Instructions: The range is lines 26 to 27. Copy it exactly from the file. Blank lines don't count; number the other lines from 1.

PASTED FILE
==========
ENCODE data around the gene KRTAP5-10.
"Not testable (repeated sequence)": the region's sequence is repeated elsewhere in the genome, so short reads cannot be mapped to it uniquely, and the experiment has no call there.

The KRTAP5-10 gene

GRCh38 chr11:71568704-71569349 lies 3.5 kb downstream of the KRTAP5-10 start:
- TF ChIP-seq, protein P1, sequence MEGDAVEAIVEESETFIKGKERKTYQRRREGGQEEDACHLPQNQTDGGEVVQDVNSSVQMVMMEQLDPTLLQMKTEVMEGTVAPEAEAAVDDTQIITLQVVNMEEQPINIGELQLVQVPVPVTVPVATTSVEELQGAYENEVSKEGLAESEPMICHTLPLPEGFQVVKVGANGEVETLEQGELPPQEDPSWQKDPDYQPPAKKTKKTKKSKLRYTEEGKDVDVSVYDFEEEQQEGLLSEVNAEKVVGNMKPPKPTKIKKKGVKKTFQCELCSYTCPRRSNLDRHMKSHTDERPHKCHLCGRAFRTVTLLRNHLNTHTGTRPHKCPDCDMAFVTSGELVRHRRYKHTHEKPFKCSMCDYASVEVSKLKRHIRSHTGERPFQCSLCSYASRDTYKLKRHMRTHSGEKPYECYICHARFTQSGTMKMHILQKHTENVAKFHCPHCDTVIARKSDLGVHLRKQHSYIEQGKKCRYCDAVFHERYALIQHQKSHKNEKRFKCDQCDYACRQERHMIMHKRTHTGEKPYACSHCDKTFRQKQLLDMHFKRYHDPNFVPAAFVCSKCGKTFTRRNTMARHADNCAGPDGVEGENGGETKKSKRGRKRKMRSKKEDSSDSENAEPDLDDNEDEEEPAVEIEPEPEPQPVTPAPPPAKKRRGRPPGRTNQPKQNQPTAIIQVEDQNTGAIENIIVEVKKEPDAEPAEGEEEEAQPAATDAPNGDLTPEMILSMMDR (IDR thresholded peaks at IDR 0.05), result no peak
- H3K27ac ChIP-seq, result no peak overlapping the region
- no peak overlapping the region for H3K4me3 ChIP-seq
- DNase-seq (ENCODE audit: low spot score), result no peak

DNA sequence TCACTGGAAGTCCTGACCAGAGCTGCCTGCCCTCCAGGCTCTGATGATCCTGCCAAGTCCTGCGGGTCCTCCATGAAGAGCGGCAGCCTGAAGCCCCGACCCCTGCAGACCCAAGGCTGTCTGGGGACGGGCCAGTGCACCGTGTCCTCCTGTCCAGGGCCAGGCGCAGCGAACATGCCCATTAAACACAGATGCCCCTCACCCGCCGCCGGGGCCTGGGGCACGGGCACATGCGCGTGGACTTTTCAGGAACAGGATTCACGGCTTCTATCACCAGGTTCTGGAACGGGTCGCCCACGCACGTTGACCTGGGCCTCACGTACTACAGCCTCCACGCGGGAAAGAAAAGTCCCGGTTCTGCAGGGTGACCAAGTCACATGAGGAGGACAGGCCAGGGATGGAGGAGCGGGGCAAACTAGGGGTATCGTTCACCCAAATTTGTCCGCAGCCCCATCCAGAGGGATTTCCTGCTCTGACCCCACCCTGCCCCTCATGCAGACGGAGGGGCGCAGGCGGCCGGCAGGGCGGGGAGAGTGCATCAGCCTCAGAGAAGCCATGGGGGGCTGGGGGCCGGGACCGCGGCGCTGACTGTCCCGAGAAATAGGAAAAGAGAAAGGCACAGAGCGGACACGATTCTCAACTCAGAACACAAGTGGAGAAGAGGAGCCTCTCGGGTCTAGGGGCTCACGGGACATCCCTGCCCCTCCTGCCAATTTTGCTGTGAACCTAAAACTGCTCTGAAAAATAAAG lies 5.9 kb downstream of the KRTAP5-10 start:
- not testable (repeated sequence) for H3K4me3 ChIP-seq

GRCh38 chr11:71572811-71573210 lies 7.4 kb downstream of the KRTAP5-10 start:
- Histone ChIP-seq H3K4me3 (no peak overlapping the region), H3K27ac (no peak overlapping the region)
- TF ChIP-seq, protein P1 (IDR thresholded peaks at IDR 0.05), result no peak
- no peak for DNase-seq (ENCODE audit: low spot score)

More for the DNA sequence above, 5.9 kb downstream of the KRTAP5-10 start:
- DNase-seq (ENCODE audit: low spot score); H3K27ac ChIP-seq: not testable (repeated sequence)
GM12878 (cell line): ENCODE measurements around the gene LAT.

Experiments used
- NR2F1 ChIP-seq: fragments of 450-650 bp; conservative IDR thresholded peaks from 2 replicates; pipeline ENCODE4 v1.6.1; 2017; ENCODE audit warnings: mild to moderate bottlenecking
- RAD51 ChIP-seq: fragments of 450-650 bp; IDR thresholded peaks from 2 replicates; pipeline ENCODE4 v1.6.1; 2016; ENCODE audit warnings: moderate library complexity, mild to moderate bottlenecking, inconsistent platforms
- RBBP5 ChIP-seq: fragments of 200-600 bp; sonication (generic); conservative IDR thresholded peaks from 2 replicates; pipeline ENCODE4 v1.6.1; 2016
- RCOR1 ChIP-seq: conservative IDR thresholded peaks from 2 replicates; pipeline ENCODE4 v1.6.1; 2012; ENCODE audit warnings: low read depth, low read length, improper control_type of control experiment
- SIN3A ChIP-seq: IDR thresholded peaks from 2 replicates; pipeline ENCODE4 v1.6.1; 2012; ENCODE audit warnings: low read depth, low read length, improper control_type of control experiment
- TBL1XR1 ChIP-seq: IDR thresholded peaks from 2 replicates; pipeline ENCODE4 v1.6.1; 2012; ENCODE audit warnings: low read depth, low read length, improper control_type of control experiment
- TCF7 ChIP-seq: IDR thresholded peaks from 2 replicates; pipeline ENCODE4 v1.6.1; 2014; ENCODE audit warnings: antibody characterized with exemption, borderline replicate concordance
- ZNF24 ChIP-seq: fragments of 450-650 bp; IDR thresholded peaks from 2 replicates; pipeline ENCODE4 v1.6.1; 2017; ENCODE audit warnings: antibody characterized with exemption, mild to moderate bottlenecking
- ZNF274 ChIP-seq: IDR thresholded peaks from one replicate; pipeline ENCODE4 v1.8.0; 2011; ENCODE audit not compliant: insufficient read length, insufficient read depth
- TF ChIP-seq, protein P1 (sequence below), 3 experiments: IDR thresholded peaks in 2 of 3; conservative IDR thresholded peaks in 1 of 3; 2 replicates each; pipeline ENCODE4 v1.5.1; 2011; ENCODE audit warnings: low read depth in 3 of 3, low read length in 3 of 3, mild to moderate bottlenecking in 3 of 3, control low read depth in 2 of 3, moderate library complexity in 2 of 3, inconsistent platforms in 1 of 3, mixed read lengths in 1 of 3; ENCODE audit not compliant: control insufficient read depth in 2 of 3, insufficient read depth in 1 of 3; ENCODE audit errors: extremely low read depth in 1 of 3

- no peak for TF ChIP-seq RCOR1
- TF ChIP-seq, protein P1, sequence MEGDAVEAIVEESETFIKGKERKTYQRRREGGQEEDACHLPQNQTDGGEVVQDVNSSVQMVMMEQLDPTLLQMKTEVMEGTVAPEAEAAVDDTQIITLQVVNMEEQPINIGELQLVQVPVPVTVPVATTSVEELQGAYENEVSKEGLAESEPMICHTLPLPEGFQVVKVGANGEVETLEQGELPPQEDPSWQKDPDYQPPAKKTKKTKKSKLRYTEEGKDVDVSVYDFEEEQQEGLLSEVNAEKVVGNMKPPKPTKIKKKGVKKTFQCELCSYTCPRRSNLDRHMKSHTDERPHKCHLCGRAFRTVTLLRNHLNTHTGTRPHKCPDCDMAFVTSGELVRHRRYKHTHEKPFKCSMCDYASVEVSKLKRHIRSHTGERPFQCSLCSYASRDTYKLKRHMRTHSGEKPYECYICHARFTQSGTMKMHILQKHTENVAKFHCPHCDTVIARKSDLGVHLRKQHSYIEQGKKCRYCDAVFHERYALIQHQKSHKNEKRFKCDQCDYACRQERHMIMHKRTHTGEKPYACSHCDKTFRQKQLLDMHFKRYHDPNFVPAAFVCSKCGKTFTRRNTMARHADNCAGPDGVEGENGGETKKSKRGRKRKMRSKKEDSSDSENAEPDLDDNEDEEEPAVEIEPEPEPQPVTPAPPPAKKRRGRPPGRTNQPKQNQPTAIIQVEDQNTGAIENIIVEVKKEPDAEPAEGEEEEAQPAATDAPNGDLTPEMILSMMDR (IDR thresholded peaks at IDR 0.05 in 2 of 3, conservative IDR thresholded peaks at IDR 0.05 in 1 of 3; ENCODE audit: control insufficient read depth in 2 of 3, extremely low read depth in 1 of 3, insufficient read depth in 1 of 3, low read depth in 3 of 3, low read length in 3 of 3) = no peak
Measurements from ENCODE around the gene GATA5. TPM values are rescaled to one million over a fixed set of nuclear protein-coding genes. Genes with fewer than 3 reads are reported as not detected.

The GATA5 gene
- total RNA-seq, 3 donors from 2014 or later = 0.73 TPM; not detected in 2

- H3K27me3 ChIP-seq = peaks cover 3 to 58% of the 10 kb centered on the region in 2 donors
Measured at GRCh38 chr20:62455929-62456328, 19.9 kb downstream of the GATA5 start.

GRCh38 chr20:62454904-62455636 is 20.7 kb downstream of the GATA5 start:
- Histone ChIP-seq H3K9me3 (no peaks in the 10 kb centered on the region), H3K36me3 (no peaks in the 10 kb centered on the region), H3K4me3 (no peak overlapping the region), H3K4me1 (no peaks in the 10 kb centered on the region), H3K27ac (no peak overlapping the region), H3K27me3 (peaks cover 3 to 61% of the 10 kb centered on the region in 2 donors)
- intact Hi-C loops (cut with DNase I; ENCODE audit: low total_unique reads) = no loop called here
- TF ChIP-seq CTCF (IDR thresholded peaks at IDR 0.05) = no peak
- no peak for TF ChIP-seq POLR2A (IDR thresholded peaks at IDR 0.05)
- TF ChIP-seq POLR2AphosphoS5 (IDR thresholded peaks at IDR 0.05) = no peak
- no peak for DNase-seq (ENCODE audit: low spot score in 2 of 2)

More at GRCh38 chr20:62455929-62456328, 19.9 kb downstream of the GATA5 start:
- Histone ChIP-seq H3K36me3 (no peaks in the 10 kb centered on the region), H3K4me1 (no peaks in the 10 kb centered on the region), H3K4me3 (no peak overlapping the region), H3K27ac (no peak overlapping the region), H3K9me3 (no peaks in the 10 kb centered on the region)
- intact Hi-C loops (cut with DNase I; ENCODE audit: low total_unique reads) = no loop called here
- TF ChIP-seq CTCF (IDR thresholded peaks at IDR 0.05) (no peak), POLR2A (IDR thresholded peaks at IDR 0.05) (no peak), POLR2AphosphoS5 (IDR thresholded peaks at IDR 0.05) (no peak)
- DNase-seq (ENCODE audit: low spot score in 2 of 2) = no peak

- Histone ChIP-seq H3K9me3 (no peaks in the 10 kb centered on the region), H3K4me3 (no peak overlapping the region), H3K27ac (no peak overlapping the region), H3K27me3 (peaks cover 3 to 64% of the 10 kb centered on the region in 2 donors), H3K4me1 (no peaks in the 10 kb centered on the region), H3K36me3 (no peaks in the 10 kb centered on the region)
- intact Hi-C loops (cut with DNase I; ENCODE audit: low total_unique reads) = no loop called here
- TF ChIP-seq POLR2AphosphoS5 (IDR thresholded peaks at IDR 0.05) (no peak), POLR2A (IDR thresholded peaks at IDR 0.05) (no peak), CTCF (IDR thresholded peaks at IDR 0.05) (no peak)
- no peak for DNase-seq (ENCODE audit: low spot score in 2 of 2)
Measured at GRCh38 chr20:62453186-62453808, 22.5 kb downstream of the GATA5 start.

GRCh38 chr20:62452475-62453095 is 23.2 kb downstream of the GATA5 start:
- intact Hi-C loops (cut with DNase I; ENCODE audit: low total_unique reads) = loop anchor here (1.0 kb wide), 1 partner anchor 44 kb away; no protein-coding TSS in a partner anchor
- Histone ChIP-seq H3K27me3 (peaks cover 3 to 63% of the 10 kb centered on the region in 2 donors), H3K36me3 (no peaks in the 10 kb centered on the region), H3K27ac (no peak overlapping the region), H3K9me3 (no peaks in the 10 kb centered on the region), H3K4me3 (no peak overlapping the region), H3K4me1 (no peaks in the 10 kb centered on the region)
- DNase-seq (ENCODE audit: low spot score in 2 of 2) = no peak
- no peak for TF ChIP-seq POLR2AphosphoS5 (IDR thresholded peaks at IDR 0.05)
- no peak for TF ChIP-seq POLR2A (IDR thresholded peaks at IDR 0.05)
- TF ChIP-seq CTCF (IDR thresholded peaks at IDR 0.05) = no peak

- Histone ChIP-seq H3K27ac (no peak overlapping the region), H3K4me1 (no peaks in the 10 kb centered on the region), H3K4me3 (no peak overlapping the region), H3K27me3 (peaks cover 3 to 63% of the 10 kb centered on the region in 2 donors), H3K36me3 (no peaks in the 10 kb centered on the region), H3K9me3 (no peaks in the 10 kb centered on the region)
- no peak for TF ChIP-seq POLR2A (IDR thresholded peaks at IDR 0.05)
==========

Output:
- ZNF24 ChIP-seq: fragments of 450-650 bp; IDR thresholded peaks from 2 replicates; pipeline ENCODE4 v1.6.1; 2017; ENCODE audit warnings: antibody characterized with exemption, mild to moderate bottlenecking
- ZNF274 ChIP-seq: IDR thresholded peaks from one replicate; pipeline ENCODE4 v1.8.0; 2011; ENCODE audit not compliant: insufficient read length, insufficient read depth